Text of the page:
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This Day (Freedom at Monticello Edition)


Happy birthday to Luther Porter Jackson, who was born on this day in 1892. We forgive him for being out of state at the time. By 1922, though, he had married Johnella Frazer, a music teacher at Virginia State in Petersburg, and he took a job there himself, keeping it until his death in 1950. During those years he became a historian of some note, mentoring under Carter G. Woodson and writing about black life in antebellum Virginia. He also became a leader in Virginia’s civil rights movement, working on getting out the black vote and equalizing black and white teachers’ salaries.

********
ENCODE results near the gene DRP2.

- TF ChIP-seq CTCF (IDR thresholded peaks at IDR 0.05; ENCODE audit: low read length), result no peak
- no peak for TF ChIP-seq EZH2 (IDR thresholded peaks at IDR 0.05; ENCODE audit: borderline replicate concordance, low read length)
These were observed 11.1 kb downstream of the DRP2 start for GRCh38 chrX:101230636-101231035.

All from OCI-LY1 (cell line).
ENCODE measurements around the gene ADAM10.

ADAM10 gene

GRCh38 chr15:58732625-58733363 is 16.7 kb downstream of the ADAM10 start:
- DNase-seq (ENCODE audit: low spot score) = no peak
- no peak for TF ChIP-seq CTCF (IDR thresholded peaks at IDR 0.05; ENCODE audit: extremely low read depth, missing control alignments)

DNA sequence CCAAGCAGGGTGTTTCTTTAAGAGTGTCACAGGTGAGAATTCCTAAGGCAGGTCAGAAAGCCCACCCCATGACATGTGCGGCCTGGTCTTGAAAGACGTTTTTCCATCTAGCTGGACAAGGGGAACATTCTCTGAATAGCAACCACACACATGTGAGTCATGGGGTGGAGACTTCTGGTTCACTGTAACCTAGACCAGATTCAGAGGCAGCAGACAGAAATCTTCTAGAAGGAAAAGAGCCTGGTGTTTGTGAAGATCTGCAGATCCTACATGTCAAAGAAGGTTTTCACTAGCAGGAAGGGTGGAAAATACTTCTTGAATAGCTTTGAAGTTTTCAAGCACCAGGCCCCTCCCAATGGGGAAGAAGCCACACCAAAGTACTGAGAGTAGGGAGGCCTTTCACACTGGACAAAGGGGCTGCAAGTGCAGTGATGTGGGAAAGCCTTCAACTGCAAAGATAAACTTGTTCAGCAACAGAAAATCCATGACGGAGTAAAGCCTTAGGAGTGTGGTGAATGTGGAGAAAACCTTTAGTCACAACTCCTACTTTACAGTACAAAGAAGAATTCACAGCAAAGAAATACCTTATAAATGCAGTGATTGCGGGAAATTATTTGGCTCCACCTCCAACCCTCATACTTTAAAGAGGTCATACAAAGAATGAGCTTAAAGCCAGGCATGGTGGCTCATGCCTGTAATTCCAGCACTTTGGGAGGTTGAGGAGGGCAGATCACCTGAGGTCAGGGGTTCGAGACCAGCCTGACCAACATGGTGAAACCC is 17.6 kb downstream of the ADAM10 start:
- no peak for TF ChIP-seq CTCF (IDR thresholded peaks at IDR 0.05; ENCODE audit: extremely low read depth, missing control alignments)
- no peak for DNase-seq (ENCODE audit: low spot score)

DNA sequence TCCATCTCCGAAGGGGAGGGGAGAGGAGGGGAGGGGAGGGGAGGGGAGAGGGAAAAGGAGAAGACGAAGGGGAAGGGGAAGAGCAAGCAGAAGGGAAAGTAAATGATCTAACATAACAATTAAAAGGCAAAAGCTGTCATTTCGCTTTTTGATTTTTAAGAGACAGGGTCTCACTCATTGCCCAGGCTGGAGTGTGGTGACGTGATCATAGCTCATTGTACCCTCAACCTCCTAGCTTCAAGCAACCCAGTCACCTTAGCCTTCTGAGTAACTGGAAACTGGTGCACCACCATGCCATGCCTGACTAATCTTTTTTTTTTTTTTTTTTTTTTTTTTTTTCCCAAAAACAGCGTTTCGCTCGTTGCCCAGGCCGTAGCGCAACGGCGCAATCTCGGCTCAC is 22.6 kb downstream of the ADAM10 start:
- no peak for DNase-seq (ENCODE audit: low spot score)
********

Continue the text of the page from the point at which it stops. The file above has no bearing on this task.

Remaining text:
According to our entry, Jackson’s “defining moment as a socially engaged academic came in November 1948, when he played a key role in organizing a conference that signed a declaration on civil rights at Thomas Jefferson’s Monticello, an appropriate symbol of the American contradiction of slavery and freedom. Fifty leading southern activists gathered there to sign a document that called for ‘freedom from any discrimination bounded by law.'”
A version of this post was originally published on July 11, 2011.
IMAGE: Luther Porter Jackson (Richmond Times-Dispatch)

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